- As we have been reporting since December 2018, techniques to bypass common forms of two-factor authentication are becoming increasingly popular among attackers. Targeted individuals at risk should consider equipping themselves with hardware Security Keys, also known as U2F keys, and enable them wherever possible. With online services, which do not support Security Keys yet, we nevertheless recommend enabling any other less resilient form of two-factor authentication available. For example, secondary verification using codes delivered via SMS or an authenticator app still provide better security than none at all, and can help thwart casual phishing or password re-use.
If you want to read more about phishing and its countermeasures, please refer to Security Without Borders’ Guide to Phishing.
Appendix : Technical Details on the Investigation
Phishing Using Reverse Proxies
This group is largely relying on phishing attacks: we have identified 71 domains hosting phishing websites between May and September 2019.
One proof that these phishing domains were using reverse proxy technique is that we could fully interact with the Google platform through the fake domain. For instance we could use the query “what is my IP?” to get the IP address of the reverse proxy server from the Google search engine:
At the same time we saw this change in the phishing toolkit, we started to see more and more domains mimicking and proxying traffic to bank and cryptocurrency websites. The phishing domains and websites observed by eQualit.ie since 2016 and by us from May 2019 almost only copied large email providers (mostly Gmail, but also Yandex or Yahoo). From May 2019 to July 2019, we started to see the attackers register and use domains imitating bank and cryptocurrency websites. We could attribute these domains to the same attacker network because they were hosted on the same servers that hosted other phishing domains. For instance the OVH server 51.83.97[.]40 hosted at the same time fake gmail domains like gmail-warning[.]top and fake bank domains like mynavyfedral[.]org in July 2019. This suggests that the attackers might also be involved in online economic crime.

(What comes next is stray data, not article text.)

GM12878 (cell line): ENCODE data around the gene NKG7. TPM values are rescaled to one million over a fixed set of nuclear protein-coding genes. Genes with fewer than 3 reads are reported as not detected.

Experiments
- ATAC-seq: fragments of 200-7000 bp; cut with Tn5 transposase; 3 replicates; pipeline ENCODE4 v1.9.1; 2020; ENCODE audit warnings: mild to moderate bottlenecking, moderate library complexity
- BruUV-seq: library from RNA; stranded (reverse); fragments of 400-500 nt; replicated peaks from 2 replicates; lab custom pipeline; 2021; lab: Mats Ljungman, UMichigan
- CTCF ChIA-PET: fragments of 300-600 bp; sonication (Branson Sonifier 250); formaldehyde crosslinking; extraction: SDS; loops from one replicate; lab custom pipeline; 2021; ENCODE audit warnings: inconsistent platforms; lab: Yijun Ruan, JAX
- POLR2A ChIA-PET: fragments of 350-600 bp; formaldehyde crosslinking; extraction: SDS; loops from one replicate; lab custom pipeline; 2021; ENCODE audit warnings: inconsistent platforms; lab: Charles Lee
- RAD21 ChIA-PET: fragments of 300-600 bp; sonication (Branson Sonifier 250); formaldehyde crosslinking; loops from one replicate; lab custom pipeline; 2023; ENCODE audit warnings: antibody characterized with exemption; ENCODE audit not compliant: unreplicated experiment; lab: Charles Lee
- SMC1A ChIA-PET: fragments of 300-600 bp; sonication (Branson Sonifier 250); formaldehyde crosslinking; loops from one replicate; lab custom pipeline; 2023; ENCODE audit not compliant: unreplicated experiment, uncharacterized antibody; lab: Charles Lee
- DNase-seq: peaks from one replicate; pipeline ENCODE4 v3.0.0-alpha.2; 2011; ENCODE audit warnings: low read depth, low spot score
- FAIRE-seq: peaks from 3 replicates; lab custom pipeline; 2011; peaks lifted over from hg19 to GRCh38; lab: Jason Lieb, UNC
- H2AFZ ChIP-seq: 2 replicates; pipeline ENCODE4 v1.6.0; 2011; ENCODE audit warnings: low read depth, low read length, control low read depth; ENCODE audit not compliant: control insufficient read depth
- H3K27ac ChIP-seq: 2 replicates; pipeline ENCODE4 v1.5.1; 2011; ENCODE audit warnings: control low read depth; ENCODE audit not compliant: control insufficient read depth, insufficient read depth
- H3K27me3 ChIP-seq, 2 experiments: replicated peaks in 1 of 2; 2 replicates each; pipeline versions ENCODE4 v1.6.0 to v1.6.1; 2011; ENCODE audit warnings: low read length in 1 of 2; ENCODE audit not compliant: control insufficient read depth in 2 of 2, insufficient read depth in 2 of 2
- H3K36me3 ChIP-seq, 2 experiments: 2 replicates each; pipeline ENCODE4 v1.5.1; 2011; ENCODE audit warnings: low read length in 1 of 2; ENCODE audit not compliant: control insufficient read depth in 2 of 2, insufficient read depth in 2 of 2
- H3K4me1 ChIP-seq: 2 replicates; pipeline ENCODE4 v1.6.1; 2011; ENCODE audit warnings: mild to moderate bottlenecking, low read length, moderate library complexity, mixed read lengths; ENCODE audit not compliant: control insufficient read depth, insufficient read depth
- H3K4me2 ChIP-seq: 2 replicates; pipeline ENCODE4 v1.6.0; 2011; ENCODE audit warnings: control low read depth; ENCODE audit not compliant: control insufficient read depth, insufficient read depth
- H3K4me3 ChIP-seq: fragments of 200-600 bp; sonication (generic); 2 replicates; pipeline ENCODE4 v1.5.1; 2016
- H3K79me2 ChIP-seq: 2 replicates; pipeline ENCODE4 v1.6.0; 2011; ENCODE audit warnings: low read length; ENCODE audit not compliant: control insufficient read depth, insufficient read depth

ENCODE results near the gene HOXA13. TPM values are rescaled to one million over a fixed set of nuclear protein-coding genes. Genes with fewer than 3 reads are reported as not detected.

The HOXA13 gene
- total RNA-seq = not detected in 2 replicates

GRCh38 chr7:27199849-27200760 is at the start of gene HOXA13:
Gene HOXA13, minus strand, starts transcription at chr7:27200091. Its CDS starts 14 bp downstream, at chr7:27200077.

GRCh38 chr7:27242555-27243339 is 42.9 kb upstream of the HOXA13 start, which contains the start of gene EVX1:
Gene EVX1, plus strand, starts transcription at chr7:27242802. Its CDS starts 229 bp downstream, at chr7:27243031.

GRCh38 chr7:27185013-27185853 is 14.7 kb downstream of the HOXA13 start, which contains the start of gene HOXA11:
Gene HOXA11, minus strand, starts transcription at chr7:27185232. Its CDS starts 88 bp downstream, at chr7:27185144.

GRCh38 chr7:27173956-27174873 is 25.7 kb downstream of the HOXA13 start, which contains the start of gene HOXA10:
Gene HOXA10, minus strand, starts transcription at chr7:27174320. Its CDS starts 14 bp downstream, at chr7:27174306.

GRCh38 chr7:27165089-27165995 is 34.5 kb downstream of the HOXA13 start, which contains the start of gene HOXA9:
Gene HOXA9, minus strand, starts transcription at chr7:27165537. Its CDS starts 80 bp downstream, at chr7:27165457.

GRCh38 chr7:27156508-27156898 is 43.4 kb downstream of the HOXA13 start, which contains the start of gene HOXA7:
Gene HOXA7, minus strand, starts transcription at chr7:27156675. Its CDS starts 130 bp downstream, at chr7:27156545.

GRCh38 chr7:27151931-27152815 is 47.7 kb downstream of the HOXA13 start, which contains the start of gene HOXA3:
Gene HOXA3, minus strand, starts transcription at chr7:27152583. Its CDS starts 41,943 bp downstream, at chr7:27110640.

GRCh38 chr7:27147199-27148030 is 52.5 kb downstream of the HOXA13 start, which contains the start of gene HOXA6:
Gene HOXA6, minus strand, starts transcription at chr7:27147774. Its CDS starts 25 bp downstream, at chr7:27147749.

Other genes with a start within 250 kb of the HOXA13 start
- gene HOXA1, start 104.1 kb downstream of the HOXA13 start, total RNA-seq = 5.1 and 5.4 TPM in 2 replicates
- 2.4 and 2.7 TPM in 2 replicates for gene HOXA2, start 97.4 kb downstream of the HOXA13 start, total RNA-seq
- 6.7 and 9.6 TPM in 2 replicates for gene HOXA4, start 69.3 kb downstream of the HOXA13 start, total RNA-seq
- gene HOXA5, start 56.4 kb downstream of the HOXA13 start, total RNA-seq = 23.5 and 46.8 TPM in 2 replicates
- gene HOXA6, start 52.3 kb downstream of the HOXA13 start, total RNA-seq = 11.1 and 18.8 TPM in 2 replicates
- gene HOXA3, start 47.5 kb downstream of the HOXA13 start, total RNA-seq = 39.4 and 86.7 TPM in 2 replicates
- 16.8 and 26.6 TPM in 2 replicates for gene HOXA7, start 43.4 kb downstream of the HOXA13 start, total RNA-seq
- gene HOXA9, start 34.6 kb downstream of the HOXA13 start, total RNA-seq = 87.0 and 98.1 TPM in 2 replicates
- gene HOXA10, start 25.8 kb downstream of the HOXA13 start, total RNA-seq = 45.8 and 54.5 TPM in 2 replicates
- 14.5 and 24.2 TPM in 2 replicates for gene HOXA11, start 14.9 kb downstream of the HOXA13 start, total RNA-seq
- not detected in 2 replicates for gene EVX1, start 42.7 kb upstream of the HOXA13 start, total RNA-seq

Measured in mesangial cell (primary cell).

Here is the list of such domains registered between May and July 2019:
|Registration Date||Malicious Domain||Proxying Traffic or Mimicking|
In May 2019, we identified two backdoored Windows installers hosted on the domain msoffice365[.]win, one Adobe Flash Player installer and one Telegram Desktop installer, both installing variants of the same malicious toolkit along with the legitimate software.
Both of these malicious samples rely on a set of vbs scripts and DLL to gather information on the system and send it to the domain hpphhpph[.]com
The Fake Adobe Flash Player installs the following files :
- In C:\Program Files (x86)\Adobe Company\Adobe Flash Player
- Adobe Flash Player Updater.vbs